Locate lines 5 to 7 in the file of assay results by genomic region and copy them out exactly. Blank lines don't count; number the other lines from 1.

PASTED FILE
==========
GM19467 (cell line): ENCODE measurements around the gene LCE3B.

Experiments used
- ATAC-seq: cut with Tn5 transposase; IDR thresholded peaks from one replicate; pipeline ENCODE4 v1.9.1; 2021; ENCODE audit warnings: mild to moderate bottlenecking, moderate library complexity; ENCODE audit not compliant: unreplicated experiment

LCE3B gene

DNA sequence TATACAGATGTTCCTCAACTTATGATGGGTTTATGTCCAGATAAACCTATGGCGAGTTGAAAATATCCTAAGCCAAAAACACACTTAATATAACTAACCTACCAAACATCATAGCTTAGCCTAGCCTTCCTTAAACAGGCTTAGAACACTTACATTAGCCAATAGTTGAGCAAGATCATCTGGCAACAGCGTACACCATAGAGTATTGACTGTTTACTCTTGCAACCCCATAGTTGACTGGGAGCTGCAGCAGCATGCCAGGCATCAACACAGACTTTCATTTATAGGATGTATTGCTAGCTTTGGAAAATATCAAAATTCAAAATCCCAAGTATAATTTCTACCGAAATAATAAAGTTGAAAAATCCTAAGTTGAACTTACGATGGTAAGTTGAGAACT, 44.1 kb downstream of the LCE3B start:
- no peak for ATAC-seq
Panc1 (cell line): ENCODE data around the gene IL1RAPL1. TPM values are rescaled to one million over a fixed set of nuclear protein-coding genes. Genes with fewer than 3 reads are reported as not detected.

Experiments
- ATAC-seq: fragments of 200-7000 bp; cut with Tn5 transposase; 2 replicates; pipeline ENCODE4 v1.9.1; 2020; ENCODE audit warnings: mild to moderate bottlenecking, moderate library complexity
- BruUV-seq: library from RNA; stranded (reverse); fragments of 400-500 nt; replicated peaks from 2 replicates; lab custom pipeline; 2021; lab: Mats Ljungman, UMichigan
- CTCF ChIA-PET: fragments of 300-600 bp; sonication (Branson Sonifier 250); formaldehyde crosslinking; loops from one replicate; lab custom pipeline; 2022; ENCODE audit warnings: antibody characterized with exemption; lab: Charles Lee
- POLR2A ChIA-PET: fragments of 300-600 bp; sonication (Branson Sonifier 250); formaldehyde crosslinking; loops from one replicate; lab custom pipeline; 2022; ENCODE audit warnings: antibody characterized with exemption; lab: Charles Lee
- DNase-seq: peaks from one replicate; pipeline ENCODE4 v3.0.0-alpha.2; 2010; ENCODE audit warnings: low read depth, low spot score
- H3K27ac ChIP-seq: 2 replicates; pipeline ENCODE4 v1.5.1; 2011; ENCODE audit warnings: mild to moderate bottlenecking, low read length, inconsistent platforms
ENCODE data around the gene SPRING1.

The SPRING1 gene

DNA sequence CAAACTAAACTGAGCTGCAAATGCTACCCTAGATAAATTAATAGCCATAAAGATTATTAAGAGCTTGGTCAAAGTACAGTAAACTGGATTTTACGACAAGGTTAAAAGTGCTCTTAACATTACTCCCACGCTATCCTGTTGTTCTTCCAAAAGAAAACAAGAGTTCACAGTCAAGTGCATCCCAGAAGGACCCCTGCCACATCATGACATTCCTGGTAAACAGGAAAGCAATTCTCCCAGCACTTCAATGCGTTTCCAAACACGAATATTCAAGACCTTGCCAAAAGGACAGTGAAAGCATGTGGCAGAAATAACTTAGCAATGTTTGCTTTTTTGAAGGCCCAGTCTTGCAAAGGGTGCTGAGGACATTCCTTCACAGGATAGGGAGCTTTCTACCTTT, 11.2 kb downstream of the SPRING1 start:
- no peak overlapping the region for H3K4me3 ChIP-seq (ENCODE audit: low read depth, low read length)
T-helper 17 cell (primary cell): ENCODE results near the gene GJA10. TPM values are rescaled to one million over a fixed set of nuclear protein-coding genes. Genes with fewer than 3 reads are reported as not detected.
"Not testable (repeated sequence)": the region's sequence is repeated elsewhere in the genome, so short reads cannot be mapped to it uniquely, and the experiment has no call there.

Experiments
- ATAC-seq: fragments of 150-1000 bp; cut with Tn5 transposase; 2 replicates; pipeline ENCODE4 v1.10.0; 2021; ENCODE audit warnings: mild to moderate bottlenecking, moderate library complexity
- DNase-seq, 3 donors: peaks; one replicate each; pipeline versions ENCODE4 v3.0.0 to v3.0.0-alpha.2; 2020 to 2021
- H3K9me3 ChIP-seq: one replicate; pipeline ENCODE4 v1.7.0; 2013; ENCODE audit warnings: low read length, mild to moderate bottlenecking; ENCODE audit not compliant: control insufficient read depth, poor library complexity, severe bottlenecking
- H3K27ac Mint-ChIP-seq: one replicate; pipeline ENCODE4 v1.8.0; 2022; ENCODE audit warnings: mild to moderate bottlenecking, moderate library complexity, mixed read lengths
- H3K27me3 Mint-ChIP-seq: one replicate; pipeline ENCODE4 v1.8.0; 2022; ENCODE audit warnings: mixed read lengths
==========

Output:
DNA sequence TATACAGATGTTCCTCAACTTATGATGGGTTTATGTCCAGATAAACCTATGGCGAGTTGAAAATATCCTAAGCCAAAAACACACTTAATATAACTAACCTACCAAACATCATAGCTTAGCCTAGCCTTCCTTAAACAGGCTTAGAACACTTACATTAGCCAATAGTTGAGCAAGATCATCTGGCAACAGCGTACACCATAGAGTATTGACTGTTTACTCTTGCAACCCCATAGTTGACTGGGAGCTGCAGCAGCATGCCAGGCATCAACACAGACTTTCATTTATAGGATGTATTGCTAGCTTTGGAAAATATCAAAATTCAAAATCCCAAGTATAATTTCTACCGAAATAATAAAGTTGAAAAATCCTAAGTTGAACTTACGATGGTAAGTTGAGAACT, 44.1 kb downstream of the LCE3B start:
- no peak for ATAC-seq
Panc1 (cell line): ENCODE data around the gene IL1RAPL1. TPM values are rescaled to one million over a fixed set of nuclear protein-coding genes. Genes with fewer than 3 reads are reported as not detected.